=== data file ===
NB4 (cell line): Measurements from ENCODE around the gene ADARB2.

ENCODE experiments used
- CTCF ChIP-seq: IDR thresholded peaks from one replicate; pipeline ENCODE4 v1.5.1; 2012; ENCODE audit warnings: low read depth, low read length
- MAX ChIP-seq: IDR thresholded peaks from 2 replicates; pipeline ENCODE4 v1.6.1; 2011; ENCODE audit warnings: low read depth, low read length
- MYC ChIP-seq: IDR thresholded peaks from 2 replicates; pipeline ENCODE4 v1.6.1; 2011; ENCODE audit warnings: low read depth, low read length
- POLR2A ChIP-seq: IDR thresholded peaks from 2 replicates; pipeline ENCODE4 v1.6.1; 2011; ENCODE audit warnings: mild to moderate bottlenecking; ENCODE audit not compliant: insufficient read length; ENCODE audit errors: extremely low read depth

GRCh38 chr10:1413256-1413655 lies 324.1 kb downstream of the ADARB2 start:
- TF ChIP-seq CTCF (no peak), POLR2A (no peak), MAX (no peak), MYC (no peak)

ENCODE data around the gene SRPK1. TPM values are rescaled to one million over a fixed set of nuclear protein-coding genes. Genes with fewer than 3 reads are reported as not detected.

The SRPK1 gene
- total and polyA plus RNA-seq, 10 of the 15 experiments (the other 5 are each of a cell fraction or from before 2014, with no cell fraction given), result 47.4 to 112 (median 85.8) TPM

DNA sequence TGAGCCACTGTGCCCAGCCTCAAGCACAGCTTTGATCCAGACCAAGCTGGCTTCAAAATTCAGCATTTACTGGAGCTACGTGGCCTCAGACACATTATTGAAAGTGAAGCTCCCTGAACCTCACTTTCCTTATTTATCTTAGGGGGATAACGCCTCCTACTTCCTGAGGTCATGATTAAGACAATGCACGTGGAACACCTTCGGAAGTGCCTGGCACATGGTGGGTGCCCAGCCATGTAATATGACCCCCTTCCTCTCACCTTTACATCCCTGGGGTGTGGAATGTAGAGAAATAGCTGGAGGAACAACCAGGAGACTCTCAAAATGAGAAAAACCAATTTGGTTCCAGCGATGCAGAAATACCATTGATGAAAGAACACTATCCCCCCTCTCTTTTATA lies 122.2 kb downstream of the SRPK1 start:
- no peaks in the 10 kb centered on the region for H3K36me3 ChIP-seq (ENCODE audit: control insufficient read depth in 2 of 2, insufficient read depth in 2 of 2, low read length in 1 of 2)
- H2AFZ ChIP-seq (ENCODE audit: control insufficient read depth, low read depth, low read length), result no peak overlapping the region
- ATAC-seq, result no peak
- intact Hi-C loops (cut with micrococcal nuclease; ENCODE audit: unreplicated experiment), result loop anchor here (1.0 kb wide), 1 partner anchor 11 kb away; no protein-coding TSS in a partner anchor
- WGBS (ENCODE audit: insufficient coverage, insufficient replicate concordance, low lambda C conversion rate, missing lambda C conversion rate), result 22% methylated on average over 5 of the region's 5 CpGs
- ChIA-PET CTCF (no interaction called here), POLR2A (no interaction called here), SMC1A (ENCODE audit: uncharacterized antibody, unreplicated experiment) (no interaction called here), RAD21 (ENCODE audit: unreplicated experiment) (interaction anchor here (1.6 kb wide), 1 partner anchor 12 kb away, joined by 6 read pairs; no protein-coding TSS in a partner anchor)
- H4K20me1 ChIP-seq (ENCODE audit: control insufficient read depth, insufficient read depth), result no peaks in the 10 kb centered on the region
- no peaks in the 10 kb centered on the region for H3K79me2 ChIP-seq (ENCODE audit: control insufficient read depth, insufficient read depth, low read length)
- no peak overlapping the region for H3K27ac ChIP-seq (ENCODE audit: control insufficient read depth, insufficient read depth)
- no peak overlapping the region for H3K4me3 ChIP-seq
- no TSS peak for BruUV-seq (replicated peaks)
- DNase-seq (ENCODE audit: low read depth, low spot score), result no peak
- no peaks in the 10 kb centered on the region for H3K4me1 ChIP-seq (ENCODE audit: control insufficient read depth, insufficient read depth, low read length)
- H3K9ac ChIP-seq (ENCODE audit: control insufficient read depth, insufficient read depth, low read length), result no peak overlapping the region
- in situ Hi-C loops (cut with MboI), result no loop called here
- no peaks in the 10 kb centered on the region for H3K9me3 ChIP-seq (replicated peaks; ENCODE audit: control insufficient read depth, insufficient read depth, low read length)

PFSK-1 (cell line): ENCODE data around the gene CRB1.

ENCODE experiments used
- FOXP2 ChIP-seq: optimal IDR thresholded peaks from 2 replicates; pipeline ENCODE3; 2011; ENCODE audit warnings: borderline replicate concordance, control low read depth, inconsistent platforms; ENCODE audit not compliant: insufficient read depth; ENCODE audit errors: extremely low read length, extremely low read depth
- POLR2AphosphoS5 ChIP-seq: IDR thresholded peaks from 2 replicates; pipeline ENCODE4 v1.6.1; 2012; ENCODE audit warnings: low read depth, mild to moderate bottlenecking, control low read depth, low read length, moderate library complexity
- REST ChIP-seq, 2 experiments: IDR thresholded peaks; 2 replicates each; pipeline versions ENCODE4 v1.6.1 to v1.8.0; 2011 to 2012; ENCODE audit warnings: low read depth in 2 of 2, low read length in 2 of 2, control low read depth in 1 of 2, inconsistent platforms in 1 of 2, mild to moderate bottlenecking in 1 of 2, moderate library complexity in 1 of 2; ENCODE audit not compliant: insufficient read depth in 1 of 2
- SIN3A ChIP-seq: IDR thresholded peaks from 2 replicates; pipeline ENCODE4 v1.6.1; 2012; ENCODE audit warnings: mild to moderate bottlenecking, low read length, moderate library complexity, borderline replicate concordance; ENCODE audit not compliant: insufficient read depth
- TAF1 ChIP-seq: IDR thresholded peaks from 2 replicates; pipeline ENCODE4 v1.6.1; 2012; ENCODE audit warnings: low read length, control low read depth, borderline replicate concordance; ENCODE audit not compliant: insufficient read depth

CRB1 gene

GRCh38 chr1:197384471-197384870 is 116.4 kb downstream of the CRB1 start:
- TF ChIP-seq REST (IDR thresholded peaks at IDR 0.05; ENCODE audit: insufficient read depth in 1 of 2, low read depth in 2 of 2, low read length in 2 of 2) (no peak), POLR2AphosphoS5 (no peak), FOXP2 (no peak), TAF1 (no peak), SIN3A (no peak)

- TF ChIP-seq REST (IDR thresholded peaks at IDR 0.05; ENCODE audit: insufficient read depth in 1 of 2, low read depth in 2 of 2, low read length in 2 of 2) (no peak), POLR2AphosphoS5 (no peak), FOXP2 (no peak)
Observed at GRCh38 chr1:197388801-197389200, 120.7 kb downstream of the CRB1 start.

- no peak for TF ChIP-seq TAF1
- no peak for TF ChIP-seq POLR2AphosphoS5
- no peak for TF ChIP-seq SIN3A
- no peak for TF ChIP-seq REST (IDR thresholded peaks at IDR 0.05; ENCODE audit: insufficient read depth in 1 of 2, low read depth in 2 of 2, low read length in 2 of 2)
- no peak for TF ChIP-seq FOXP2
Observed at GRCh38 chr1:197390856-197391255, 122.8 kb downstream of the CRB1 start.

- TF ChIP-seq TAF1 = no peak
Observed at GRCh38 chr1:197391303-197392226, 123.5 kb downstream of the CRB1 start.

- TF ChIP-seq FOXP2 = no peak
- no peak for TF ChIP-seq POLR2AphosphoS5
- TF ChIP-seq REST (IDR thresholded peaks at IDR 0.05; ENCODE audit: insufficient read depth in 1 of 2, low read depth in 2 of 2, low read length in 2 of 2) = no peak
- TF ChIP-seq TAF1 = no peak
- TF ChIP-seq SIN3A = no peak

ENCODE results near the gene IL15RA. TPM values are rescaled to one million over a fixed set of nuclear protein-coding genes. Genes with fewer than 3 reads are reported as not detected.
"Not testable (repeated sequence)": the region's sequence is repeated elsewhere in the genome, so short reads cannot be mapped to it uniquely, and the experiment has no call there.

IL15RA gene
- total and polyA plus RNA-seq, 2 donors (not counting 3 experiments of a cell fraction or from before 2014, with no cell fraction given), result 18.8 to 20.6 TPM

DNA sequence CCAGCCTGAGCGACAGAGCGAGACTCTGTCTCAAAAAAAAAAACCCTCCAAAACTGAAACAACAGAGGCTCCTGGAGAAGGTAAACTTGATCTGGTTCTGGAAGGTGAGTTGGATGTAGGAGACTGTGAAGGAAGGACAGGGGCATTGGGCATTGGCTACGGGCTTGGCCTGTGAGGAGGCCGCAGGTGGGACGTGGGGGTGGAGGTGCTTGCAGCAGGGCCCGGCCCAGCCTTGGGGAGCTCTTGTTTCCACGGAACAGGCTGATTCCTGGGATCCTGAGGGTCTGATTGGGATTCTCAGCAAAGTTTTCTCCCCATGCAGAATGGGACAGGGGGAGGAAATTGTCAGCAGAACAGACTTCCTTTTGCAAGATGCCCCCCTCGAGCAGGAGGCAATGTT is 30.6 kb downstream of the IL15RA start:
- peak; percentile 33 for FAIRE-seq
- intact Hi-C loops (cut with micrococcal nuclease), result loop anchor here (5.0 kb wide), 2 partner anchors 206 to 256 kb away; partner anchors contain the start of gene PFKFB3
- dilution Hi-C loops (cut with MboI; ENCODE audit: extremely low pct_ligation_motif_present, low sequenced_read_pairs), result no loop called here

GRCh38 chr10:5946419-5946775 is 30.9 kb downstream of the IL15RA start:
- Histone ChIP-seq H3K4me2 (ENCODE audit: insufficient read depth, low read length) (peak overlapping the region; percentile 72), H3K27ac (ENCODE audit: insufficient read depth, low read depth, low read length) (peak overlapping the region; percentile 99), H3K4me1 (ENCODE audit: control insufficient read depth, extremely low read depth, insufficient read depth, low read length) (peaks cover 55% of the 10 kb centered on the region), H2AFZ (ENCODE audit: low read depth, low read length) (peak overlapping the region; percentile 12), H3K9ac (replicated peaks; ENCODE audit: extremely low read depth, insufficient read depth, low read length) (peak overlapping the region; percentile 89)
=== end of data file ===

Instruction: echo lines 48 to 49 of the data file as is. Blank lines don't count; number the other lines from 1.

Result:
Observed at GRCh38 chr1:197391303-197392226, 123.5 kb downstream of the CRB1 start.

- TF ChIP-seq FOXP2 = no peak